About Osteoporosis and its Causes

Osteoporosis is a serious condition which can affect the quality of your life as you get older. Learn more about what osteoporosis is and how it might be affecting you.

What is Osteoporosis?

Osteoporosis is a medical condition which causes the bones to become brittle and weak due to low levels of calcium and minerals in your body. In this condition, your bones can break or fracture very easily, even from low impact stresses like coughing, bending, or falling down. There are typically no symptoms of osteoporosis, but the fractures and breakages that can happen are the most serious effects. Fractures can occur in any bone or joint in the body, but generally affect the hip, spine, or wrist. Osteoporosis is much more common in women, but there is a large group of men who also suffer from this osteoporosis bone condition as well. You can help to prevent osteoporosis by taking calcium and vitamin D supplements.

What Causes Osteoporosis?

The exact cause of osteoporosis isn't known for sure among scientists, but it is known that the process which remodels normal bone material is disrupted somehow by this condition. The process of remodeling bones occurs all the time. Sometimes called bone turnover, your body is continuously making new bone as older bone material is broken down. During your youth, your body produces new bone much faster than older bone material is being broken down so you are increasing your bone mass. Around the age of 30, your body reaches its peak bone mass. After your bone mass peaks, your body will of course continue generating new bone, but you will start to lose slightly more bone than you gain.

One of the most significant osteoporosis risk factors depends on how much bone mass you acquired during your peak bone mass stage (20s and 30s). If you haven't built up enough bone mass, chances are higher that you will lose bone mass at a faster rate. It may be easier to think of bone mass as something you can store to "cash in" later. This means the higher your bone mass, the less likely you are to develop osteoporosis. Unfortunately, nobody has control over how their body produces and remodels bones, so you may not be aware of any problems in your bone density until you take an osteoporosis test.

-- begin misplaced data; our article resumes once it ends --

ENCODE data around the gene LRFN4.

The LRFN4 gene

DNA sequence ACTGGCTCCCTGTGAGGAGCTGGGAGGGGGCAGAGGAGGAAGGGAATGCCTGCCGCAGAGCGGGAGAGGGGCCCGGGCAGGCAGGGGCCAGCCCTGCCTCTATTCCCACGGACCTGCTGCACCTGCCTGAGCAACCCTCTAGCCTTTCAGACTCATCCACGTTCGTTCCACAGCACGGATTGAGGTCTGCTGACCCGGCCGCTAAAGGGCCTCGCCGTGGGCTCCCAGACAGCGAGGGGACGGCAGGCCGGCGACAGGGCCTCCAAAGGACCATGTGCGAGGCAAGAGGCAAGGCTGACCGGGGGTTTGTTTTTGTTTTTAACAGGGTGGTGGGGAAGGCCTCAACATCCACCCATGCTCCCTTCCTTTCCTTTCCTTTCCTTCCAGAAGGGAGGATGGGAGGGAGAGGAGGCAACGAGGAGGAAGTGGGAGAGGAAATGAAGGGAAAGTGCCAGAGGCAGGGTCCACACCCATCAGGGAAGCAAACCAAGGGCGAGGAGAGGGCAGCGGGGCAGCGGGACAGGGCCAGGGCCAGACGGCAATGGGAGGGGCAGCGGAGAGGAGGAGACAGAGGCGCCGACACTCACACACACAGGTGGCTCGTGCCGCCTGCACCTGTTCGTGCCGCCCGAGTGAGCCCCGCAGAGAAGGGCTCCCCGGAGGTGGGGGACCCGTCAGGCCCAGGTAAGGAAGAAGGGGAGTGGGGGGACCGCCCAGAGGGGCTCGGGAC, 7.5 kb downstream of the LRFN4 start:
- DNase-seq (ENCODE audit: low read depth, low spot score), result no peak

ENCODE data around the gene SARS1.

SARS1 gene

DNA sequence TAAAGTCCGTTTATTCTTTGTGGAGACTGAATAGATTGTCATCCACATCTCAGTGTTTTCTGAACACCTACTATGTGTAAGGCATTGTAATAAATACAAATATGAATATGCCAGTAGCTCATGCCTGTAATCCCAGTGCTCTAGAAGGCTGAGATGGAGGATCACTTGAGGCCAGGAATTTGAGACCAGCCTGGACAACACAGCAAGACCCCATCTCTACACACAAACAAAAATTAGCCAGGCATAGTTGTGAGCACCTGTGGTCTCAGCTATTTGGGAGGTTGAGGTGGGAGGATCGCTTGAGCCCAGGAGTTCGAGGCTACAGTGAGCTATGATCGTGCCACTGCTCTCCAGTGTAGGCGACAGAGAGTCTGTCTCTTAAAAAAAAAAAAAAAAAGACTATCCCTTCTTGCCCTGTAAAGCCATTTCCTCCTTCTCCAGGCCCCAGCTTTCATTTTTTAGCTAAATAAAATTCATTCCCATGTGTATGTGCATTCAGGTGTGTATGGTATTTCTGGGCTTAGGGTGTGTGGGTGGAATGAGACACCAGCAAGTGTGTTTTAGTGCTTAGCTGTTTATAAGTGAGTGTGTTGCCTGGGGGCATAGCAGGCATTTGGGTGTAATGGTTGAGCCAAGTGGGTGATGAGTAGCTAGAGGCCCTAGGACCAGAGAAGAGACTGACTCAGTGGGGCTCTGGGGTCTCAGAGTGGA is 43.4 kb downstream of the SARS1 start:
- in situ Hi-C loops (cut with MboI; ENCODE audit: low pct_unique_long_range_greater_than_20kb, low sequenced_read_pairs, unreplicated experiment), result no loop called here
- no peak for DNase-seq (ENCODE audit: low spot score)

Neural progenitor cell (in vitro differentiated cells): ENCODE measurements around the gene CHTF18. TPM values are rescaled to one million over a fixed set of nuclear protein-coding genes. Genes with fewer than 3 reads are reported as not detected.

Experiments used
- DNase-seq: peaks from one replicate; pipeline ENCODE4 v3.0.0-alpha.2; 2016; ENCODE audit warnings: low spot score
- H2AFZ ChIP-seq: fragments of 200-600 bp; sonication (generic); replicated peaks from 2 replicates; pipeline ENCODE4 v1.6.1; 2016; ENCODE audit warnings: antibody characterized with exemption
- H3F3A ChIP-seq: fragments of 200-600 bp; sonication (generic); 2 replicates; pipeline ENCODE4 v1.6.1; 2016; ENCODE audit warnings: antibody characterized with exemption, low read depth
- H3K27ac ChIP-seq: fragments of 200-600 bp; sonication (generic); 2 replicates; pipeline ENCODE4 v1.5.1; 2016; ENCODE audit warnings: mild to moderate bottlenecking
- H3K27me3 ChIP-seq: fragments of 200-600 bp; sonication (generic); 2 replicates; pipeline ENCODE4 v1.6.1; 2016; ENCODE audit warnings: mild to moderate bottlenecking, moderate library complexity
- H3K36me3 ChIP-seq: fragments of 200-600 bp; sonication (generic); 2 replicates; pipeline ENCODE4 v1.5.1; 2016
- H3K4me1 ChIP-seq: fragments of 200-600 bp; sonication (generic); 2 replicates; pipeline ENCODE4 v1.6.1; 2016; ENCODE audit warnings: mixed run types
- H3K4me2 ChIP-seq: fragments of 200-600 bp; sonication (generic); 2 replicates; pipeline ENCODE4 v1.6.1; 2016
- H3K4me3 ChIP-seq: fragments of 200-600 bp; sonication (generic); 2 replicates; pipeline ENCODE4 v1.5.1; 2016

Also important to your osteoporosis risk is how much bone density you have. Density in your bones is a reflection of how much calcium and other important materials are present in your body. Without enough calcium and minerals, your bones lose density and strength and are more susceptible to fractures and breakages. You can help prevent osteoporosis by ensuring a sufficient intake of calcium and other essential minerals and vitamins that promote good bone health.

Hormone levels are also an important factor in your bone quality health. Especially for women in the postmenopausal stage, your estrogen levels drop, causing a decrease in your bone loss. This can also happen to men as well, when levels of estrogen and testosterone are abnormally low.

Osteoporosis Risk Factors

There are other factors that can reduce the strength and quality of your bone materials. The following are known risk factors for osteoporosis:

Being a postmenopausal woman
Smoking tobacco regularly
Eating disorders, such as anorexia or bulimia
Sedentary lifestyle, limited physical activities
A family history of osteoporosis
Overindulgence in alcohol
Persons with a smaller frame
Taking medications that are associated with bone loss or osteoporosis
Hormone imbalances, especially excessive thyroid hormone
Use of other prescription or illegal drugs
Having a medical condition that affects bone mass and density
Having had a medical procedure done that affects bone mass and density
Having broken a bone(s)